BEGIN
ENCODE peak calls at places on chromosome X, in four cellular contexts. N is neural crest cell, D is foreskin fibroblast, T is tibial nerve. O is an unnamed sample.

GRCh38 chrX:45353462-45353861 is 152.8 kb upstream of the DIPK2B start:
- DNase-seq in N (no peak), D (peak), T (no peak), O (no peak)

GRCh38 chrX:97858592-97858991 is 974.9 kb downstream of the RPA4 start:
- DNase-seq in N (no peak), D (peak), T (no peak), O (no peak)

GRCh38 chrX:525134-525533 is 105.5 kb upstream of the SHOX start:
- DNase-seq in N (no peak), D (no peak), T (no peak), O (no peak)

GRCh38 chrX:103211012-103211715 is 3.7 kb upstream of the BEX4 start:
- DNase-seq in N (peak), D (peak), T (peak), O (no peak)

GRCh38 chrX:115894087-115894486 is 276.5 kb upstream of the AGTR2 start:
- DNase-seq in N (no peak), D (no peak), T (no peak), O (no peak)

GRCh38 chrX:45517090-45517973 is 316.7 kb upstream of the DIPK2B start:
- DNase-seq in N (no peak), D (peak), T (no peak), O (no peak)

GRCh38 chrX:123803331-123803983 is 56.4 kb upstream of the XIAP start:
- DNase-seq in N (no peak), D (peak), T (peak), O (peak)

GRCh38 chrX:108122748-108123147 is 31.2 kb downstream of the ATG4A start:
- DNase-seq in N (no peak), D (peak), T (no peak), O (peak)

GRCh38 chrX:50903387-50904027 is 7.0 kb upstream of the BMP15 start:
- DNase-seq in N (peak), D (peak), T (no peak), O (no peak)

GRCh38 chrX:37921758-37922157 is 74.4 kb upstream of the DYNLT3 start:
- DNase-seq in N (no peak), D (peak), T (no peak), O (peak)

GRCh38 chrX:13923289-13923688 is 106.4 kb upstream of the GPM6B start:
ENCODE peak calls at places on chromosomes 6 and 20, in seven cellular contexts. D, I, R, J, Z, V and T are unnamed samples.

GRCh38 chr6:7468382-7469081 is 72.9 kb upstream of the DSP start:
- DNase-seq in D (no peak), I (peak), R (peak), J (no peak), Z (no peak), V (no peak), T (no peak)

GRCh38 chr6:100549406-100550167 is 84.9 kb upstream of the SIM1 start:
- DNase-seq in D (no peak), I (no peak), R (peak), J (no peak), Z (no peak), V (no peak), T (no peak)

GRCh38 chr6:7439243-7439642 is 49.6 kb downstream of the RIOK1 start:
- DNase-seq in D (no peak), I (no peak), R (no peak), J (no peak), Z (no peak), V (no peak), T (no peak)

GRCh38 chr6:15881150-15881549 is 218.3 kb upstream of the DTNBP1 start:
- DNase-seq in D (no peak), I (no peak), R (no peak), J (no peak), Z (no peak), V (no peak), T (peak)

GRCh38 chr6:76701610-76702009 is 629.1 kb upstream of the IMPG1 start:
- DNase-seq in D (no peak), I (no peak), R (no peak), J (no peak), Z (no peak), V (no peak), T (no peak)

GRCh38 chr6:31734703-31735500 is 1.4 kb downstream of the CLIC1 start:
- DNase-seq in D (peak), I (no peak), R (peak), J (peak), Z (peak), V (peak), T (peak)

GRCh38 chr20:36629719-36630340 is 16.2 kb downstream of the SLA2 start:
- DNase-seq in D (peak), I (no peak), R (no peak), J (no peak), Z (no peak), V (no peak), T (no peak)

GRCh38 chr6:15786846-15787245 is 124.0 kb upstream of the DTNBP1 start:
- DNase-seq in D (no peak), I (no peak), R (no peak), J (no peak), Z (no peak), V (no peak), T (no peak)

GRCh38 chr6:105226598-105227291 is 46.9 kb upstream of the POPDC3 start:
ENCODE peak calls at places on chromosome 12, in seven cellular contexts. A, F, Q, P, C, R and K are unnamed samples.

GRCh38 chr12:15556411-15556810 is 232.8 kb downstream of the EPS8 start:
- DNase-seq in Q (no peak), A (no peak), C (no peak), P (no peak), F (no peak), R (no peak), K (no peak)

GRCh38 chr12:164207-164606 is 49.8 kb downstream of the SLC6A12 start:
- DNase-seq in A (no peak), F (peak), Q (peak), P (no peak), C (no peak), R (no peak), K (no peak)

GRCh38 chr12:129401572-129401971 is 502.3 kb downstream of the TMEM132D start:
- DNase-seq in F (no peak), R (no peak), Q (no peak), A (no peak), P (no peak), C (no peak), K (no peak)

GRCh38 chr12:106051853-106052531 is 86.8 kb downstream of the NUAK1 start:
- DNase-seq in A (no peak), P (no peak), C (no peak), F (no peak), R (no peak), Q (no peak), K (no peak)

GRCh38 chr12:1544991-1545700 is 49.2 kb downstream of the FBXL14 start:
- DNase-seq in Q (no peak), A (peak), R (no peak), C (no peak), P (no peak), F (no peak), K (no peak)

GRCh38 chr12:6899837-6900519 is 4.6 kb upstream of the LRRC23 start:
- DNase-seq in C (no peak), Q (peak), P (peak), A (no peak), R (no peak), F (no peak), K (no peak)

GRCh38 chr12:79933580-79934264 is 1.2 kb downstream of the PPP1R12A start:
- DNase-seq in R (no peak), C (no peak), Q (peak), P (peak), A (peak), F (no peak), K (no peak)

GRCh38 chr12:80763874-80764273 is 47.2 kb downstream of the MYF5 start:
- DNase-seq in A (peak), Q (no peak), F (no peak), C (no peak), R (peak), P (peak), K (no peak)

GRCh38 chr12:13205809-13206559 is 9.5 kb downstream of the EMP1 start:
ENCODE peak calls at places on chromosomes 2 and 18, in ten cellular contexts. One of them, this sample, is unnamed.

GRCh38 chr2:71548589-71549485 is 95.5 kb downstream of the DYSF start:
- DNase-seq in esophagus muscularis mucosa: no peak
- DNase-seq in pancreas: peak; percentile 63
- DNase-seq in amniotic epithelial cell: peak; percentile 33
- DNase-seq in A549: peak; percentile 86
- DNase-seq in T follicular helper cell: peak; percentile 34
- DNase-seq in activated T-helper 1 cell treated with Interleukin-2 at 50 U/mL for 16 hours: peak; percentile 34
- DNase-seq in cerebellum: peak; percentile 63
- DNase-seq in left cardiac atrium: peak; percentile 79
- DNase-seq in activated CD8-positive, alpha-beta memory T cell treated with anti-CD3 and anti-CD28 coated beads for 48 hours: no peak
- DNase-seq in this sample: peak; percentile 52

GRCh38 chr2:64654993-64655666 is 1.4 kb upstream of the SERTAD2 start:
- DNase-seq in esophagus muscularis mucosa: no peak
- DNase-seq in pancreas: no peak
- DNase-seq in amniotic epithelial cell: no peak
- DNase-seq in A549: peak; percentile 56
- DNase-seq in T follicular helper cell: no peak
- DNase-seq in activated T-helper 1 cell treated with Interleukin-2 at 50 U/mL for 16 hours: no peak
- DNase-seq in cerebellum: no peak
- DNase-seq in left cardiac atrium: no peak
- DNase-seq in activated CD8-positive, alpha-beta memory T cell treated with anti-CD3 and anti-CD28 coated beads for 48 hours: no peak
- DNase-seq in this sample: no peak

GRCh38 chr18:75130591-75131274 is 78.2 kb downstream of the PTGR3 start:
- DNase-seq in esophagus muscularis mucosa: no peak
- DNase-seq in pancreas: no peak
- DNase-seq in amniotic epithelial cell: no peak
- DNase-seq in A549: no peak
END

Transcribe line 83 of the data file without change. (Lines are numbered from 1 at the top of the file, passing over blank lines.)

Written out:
- DNase-seq in esophagus muscularis mucosa: no peak